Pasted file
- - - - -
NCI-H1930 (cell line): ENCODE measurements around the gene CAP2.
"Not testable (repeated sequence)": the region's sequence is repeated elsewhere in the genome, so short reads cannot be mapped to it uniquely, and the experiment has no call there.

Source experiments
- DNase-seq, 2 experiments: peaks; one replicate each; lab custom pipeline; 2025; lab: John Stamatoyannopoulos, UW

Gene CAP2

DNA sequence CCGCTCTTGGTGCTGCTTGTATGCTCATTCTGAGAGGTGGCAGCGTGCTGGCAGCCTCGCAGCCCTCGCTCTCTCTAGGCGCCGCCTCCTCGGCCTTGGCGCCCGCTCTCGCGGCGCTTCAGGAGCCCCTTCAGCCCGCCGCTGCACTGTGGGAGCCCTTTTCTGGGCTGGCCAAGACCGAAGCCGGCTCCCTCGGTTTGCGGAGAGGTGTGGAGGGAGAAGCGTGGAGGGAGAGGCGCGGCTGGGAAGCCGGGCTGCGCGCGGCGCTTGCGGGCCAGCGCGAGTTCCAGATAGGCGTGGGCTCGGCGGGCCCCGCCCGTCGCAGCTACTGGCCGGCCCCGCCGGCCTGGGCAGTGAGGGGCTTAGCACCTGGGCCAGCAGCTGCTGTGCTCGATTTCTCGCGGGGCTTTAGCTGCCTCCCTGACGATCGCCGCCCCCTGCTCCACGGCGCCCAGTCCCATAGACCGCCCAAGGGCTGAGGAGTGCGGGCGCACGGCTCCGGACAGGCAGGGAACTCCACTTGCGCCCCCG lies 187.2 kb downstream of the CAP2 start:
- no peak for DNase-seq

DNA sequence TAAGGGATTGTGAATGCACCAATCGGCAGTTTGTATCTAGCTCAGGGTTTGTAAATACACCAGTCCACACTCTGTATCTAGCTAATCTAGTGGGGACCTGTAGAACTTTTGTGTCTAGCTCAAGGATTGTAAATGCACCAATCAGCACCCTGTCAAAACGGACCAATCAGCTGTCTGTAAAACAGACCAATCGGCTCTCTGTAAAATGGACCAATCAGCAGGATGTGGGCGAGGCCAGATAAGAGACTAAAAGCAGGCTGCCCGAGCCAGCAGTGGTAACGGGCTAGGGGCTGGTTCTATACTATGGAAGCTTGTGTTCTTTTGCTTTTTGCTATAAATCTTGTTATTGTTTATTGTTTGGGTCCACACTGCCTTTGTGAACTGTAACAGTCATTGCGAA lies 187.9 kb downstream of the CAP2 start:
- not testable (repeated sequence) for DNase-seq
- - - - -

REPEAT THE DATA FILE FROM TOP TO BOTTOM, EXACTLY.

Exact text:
NCI-H1930 (cell line): ENCODE measurements around the gene CAP2.
"Not testable (repeated sequence)": the region's sequence is repeated elsewhere in the genome, so short reads cannot be mapped to it uniquely, and the experiment has no call there.

Source experiments
- DNase-seq, 2 experiments: peaks; one replicate each; lab custom pipeline; 2025; lab: John Stamatoyannopoulos, UW

Gene CAP2

DNA sequence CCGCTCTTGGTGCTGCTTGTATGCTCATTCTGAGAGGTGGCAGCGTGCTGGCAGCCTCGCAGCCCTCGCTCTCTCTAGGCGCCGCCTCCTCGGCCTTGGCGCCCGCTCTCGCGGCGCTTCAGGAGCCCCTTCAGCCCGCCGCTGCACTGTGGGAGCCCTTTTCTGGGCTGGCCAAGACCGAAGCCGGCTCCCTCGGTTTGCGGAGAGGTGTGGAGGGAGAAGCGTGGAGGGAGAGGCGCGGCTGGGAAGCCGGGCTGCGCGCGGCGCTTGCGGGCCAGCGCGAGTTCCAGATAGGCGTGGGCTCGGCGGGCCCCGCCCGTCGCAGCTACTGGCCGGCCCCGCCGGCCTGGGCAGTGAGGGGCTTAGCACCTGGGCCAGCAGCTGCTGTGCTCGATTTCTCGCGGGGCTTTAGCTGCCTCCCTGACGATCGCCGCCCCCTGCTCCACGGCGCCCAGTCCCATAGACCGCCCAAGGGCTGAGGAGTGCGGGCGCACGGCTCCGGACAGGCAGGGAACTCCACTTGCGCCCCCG lies 187.2 kb downstream of the CAP2 start:
- no peak for DNase-seq

DNA sequence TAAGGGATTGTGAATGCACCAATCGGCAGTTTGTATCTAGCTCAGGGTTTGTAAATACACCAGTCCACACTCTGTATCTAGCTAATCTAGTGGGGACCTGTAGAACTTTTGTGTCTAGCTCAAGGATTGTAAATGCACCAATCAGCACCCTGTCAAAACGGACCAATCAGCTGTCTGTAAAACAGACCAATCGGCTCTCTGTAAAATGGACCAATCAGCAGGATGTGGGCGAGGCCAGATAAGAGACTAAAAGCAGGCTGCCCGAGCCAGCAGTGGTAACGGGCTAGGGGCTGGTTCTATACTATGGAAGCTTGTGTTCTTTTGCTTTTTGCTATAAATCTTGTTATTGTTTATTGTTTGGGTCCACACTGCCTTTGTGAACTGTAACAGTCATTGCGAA lies 187.9 kb downstream of the CAP2 start:
- not testable (repeated sequence) for DNase-seq